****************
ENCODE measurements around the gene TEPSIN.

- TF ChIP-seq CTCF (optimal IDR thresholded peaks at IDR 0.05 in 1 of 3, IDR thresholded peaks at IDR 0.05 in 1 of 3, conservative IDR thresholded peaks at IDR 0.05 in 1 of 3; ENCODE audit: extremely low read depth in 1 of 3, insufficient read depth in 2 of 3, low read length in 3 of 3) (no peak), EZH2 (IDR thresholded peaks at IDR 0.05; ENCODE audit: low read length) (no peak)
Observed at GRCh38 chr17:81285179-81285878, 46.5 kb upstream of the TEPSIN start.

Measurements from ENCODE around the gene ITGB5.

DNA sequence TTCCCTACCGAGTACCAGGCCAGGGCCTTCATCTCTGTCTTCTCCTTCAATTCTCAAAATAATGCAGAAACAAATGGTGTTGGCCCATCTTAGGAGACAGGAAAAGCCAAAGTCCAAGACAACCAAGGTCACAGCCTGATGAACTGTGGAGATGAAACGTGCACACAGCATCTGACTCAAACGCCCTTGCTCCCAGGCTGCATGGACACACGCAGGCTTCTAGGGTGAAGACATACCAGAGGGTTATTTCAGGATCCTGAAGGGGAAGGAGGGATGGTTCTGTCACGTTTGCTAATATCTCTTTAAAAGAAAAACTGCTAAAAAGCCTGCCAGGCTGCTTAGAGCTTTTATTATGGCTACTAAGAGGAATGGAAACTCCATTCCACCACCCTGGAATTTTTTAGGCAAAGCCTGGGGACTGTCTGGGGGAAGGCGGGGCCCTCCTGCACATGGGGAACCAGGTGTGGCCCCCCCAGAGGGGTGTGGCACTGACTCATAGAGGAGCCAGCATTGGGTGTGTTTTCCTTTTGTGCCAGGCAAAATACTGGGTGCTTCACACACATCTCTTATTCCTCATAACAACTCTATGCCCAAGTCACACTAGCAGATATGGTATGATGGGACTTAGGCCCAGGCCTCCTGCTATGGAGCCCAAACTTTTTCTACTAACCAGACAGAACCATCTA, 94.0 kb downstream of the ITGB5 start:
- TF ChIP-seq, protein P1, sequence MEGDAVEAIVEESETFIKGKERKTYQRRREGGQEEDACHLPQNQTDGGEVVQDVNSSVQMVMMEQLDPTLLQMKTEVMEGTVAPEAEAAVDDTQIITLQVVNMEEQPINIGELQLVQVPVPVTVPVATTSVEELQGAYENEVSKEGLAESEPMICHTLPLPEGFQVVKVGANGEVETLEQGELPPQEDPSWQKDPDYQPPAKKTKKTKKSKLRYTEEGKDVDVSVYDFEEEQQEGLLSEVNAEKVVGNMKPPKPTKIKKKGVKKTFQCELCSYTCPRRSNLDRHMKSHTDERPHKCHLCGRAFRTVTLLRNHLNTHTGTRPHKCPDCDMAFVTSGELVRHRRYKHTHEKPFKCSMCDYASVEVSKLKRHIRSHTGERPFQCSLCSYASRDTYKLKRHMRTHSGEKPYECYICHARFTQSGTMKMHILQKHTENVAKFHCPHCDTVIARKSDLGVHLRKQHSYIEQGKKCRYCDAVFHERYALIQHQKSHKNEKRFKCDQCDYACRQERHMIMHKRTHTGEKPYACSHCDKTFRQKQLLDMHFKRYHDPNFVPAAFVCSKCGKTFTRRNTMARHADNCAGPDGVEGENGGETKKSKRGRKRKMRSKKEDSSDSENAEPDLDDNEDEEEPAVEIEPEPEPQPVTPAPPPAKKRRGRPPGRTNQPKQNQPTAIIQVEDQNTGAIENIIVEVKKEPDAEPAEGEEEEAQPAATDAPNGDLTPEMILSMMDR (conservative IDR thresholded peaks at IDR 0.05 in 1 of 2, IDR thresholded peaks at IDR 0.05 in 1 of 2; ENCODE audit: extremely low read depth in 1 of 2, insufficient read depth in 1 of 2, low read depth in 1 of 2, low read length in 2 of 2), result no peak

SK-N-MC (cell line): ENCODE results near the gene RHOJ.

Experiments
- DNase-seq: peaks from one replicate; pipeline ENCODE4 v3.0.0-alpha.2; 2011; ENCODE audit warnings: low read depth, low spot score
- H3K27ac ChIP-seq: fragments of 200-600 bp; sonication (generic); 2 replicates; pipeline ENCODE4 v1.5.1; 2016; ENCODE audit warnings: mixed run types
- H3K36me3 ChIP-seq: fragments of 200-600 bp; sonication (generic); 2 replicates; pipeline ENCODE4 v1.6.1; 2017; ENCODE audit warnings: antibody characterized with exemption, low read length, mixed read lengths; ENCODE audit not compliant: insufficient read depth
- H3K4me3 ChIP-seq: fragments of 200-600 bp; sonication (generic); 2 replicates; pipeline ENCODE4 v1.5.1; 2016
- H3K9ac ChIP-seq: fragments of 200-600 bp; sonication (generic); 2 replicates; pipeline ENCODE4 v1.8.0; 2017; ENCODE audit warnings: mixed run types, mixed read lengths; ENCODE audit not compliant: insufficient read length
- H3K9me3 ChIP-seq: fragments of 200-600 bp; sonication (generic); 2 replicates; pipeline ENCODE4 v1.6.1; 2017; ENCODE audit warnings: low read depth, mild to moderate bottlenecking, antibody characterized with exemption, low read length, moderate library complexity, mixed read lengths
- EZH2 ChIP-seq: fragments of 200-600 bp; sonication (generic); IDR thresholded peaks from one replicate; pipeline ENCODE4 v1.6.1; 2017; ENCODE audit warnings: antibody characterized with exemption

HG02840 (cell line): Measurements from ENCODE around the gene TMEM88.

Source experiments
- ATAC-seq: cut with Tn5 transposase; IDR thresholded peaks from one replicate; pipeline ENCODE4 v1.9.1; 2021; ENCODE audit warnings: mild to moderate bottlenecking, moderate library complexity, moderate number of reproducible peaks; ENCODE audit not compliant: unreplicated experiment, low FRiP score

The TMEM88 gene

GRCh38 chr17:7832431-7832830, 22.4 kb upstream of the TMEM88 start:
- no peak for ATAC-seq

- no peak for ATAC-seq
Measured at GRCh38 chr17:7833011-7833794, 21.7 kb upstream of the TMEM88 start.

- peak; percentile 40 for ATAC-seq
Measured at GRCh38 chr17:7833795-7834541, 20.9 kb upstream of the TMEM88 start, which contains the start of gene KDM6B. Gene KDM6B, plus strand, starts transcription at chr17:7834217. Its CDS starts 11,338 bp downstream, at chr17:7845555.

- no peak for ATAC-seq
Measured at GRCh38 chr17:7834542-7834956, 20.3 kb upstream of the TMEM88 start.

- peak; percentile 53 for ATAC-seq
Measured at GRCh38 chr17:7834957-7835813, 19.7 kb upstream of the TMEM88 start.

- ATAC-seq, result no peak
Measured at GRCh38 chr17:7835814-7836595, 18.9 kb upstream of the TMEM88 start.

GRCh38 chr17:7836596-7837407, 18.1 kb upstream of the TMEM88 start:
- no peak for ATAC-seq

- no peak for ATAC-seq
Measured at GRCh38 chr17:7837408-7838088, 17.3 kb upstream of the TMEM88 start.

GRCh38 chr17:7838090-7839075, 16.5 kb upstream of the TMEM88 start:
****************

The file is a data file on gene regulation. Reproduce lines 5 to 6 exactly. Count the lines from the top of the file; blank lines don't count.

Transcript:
DNA sequence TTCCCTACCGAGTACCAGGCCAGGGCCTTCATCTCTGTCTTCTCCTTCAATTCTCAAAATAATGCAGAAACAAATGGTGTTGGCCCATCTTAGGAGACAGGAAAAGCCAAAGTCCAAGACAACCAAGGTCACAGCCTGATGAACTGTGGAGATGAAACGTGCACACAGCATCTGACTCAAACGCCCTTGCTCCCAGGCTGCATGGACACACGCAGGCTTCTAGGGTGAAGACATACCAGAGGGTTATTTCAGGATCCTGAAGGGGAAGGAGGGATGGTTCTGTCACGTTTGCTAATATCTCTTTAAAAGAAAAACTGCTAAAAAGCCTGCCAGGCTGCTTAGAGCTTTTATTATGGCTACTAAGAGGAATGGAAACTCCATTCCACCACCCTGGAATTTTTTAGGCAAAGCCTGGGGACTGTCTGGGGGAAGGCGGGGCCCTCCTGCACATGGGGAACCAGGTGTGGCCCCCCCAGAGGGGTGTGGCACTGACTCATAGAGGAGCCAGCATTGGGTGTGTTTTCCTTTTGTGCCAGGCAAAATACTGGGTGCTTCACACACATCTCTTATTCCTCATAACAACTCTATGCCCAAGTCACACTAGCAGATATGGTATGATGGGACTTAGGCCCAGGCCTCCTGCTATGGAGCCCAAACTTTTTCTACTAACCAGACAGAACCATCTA, 94.0 kb downstream of the ITGB5 start:
- TF ChIP-seq, protein P1, sequence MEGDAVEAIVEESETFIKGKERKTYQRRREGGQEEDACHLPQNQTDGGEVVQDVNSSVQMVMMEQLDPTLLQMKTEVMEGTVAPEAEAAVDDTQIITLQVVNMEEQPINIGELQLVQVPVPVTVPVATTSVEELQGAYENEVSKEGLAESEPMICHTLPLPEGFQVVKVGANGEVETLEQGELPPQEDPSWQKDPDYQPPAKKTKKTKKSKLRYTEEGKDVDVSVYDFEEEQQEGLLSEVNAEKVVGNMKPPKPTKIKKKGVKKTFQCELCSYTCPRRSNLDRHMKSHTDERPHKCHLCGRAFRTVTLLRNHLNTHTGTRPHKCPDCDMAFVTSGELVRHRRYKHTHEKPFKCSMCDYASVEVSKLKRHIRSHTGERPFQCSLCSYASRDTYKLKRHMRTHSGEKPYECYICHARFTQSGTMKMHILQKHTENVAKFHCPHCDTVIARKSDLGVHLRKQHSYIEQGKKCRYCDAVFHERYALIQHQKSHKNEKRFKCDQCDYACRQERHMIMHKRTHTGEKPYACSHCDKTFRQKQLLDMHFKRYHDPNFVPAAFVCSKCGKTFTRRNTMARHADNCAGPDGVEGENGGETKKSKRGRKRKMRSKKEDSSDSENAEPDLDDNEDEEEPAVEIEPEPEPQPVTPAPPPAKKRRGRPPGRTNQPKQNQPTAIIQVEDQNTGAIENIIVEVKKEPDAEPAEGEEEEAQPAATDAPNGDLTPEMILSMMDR (conservative IDR thresholded peaks at IDR 0.05 in 1 of 2, IDR thresholded peaks at IDR 0.05 in 1 of 2; ENCODE audit: extremely low read depth in 1 of 2, insufficient read depth in 1 of 2, low read depth in 1 of 2, low read length in 2 of 2), result no peak